Craig talks with Geoff Zodda on the advantages of promoting from within your firm.
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Announcer: [0:03] Welcome to Legal Leaders Podcast, the show by and for legal administrators, IT directors, and other law firm leaders…Today’s leaders on today’s topics.
Craig Huggart: [0:20] I’m your host, Craig Huggart, and this is episode two, Geoff Zodda on “Promoting from Within”. Geoff has been an executive recruiter with Glenmont Group since 2005. His focus is partnering with top law firms across the globe within the IT industry.
[0:39] He considers himself a consultant. All of his legal clients working hand in hand to develop solutions for their most complex IT staffing needs.
[0:48] Geoff holds a BA in business management and a technical certification in Sarbanes-Oxley.
[0:56] Geoff though came to my attention from a blog post he wrote entitled “The Importance of IT Trainers in Law Firm Environments.”
[1:04] I’ve got to say I’ve been a law firm trainer for over 10 years now, and his post is the best piece I’ve ever read on the value of what I do. It was great, and I will put a link in the show notes to that, so you can refer to that and other things we mention in the show. So Geoff, how are you doing today?
Geoff Zodda: [1:23] Great, great, and thanks so much for having me, Craig.
Craig: [1:26] Well, I’m really looking forward to our chat today. Before we talk about the topic, I wanted to let everyone know, at the end of the show we’ll be sharing Law Firm Laughs and Today’s Tech Tips. So Geoff, tell me about promoting from within.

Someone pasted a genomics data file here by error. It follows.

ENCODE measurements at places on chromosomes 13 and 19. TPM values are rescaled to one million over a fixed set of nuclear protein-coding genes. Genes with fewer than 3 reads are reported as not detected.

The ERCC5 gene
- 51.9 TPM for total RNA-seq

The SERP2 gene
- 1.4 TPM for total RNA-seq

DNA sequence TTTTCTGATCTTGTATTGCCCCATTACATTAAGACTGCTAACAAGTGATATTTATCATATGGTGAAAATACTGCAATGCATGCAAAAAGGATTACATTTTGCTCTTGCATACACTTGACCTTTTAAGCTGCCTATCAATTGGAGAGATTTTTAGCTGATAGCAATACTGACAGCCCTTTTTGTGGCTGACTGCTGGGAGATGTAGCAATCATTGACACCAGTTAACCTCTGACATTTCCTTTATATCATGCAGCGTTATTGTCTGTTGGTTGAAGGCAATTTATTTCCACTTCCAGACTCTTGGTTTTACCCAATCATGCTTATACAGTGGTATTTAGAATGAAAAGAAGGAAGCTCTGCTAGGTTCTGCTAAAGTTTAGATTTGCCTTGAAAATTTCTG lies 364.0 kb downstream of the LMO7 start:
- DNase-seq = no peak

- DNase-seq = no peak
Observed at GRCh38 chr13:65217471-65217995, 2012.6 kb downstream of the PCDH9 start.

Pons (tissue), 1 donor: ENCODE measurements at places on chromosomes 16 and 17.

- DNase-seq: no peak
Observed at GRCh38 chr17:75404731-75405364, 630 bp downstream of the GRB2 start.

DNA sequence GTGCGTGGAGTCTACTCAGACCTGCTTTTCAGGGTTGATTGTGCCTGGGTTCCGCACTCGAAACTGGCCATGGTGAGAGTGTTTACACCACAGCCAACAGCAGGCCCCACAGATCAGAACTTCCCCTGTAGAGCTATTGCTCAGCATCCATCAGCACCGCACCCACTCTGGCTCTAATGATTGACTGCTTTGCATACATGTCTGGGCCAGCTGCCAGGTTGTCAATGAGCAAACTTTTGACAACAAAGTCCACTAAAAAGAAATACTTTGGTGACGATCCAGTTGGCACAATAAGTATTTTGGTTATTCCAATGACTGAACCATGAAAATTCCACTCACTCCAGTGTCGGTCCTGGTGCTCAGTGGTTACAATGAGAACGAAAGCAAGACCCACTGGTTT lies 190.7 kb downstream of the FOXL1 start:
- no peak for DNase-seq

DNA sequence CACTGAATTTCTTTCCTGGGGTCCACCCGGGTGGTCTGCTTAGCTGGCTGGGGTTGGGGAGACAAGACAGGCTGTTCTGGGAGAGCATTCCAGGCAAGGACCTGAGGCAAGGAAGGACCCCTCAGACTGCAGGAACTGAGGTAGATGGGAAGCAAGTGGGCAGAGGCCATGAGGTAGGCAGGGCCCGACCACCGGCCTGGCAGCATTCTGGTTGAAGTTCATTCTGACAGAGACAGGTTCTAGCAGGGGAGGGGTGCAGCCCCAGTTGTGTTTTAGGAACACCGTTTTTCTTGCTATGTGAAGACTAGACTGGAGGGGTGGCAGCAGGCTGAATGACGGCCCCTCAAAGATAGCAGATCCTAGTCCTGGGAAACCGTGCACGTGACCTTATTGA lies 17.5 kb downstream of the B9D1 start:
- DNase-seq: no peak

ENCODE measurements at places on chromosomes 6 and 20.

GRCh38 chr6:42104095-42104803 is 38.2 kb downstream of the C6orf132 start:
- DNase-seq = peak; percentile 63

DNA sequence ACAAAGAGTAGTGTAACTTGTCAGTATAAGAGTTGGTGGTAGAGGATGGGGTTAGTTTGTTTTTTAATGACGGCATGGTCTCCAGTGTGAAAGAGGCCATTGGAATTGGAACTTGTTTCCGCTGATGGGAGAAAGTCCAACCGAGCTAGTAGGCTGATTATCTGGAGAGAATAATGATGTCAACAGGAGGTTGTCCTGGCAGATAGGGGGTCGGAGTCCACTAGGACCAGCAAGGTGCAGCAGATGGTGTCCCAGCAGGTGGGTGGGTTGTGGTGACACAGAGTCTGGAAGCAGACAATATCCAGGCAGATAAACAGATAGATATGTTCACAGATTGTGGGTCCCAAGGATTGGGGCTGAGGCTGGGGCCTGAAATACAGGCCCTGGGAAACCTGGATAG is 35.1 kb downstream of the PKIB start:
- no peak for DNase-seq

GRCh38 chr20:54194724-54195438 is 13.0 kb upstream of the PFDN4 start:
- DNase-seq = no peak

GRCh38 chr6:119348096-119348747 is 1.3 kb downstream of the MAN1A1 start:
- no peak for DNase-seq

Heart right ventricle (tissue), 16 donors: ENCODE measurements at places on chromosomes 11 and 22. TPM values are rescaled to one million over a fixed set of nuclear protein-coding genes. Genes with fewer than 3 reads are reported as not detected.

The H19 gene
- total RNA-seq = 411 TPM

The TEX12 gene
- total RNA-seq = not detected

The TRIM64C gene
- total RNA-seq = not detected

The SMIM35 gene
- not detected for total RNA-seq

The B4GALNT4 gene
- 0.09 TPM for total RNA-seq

Geoff: [1:43] So promoting from within is a tricky topic, and that’s why I wanted to touch upon it. There are several components that go into it.
[1:51] Now I know that as a recruiter [laughs] it’s not the smartest thing in the world to talk about promoting from within, therefore potentially taking business away from us. But in some cases it is the best move to have. I wanted to start off with something real quickly as numbers to back up promotion.
[2:15] In an article written and published by Forbes, external hires were 61 percent more likely to be fired from their jobs, than those that had been promoted from within. That’s just a stunning number to start off right there. I think parts of the reasons are those that are promoted from within know the legal environment, the culture. They have relationships from within the organization.
[2:41] That’s something that is essential to not only having a great technical background, but really putting things together and having those soft skills to round out your job.
[2:54] When we talk about promoting from within, I’m not only speaking about moving up vertically within an organization, but also horizontally.
[3:04] Whether you move up vertically, and go from a developer to a development manager or whether you move from a developer to an engineer, having new positions within an organization can be considered promoting.